More than 11 million people in Latin America are “going to the brink of starvation” due to worsening economic conditions from the coronavirus pandemic, the head of the UN food agency David Beasley warned.
“The COVID-19 pandemic has just been devastating in Latin America, where clouds of economic storms were already gathering,” Beasley said in a statement released by the World Food Program (WFP) on Wednesday after his trip to Ecuador and Panama. “Families are struggling to buy basic items such as food and medicine, as livelihoods are destroyed and the number of unemployed people in the region reaches 44 million.”;
“We have seen a substantial increase in more than 11 million people moving to the brink of starvation,” he said in a video taken in Ecuador during his trip.
Before going on the trip, Beasley told CBS News that Latin America is a “time-ticking bomb.” He stressed that point when he returned, arguing that the WFP needs $ 328 million in additional funding to support relief and recovery operations in the region.
WFP spokeswoman Shaza Moghraby shared Beasley’s concerns, telling CBS News that “The visit confirmed our concern about the profound impact the pandemic will have on the lives of millions of people. ‘people and the consequences they can have on the stability of the region. “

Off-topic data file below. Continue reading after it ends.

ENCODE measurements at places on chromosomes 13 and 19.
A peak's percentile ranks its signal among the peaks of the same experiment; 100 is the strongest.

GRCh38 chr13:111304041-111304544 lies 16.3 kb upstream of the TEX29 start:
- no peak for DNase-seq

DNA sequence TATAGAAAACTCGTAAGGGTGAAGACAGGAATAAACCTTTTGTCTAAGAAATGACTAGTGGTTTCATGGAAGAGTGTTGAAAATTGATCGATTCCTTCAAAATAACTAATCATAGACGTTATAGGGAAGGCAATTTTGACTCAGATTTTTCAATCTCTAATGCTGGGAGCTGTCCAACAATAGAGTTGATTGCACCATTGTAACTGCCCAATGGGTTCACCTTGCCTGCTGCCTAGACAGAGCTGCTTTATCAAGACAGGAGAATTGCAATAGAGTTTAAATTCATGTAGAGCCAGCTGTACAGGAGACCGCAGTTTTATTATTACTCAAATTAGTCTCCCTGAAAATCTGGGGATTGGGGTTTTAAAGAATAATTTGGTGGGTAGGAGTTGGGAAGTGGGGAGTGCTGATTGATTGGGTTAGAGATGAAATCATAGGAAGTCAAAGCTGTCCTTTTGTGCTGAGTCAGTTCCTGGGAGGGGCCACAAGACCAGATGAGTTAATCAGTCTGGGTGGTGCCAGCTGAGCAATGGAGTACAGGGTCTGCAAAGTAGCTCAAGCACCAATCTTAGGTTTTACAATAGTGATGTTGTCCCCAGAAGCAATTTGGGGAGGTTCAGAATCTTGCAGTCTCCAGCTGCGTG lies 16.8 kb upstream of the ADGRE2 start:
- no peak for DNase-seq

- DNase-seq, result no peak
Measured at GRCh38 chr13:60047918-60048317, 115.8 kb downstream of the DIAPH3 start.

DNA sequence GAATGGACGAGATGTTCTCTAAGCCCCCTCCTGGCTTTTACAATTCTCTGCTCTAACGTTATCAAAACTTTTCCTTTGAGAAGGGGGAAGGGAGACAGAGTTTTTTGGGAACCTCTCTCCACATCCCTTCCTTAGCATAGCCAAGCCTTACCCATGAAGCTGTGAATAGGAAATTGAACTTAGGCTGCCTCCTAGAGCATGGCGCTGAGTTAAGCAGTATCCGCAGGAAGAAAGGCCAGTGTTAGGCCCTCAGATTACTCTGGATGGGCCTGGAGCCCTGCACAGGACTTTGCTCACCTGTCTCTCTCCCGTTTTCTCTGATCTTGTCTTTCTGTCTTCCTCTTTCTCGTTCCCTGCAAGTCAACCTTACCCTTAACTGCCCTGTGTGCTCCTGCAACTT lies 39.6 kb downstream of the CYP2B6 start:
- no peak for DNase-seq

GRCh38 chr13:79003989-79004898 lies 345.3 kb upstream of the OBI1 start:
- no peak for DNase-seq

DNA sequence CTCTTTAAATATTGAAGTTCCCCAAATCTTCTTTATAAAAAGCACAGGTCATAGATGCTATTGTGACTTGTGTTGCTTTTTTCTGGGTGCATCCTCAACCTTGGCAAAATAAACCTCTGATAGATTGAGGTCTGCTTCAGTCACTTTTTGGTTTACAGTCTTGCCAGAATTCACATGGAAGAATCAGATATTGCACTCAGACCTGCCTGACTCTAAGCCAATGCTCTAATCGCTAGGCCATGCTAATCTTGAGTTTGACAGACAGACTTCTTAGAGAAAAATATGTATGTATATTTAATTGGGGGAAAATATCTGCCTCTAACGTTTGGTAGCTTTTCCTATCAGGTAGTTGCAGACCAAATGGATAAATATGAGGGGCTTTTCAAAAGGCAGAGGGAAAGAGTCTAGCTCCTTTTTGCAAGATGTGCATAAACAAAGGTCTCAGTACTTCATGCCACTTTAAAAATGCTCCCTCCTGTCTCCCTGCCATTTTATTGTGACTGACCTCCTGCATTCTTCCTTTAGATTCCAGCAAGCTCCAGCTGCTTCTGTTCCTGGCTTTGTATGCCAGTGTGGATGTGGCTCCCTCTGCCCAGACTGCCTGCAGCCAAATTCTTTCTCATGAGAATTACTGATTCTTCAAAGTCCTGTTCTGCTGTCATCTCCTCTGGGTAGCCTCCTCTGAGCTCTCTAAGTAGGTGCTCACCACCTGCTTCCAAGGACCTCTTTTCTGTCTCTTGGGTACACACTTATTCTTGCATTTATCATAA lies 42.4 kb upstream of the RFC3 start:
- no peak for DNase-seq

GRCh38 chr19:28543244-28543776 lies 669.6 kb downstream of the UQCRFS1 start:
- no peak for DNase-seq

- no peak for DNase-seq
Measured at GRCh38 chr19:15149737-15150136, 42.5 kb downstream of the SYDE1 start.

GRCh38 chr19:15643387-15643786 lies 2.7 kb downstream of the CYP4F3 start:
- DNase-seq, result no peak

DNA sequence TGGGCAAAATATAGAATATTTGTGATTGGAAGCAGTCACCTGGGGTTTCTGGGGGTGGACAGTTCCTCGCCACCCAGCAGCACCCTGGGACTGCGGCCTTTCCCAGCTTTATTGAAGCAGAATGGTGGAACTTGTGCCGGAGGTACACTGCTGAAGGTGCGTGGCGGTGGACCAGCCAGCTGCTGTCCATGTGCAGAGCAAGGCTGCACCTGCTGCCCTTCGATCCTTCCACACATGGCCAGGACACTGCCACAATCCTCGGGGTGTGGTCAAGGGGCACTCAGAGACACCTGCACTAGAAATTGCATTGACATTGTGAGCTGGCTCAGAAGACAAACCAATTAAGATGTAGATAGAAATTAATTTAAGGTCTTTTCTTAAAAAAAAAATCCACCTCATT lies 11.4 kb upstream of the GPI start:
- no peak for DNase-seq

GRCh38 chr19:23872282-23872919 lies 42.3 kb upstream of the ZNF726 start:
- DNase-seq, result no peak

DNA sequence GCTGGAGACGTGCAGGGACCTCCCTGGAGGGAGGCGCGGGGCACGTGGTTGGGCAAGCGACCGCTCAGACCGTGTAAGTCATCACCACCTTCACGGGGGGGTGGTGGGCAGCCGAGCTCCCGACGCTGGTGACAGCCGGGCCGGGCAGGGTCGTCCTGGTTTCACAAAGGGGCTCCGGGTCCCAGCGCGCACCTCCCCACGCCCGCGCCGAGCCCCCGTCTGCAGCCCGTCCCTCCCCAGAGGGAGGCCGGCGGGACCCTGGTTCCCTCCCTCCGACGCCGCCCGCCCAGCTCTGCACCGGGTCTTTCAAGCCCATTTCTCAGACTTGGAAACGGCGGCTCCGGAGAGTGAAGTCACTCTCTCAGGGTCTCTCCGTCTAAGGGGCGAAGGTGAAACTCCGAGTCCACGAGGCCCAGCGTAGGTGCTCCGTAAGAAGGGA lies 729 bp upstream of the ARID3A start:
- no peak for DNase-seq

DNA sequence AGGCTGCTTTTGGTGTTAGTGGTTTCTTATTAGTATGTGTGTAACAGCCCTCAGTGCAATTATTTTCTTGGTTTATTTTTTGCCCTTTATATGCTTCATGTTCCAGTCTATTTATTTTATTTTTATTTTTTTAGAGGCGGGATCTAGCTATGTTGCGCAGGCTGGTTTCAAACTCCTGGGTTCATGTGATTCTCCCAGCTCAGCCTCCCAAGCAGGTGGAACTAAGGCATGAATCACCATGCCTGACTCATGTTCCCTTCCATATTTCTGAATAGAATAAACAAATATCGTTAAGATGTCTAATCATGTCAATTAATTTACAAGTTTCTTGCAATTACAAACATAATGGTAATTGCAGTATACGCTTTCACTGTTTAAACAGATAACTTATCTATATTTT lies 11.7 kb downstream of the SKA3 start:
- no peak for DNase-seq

Latin America and the Caribbean are expected to see a 269% increase in the number of people with “food insecurity” in the coming months, according to an analysis presented this week by WFP . This means that 16 million people will not know where the next meal is coming from, as long as 4.3 million years ago.
“As coronavirus cases increase, Latin America has become the region most affected by COVID-19 globally, accounting for more than a quarter of the world’s cases,” the WFP said. “The health pandemic is driving hunger and food insecurity that risks fueling political conflict and unrest and forcing vulnerable families to migrate.”
Beasley also warned that the situation is likely to be aggravated by an.
“You’re going to have political destabilization, mass migration, economic deterioration, disruptions in the supply chain and a lot of people will suffer in addition to COVID itself,” he said.
“You can’t just treat COVID-19 by itself or hunger alone,” he added. “They have to be treated together. If we do this right, we can save lives. If we don’t do that, people will die.”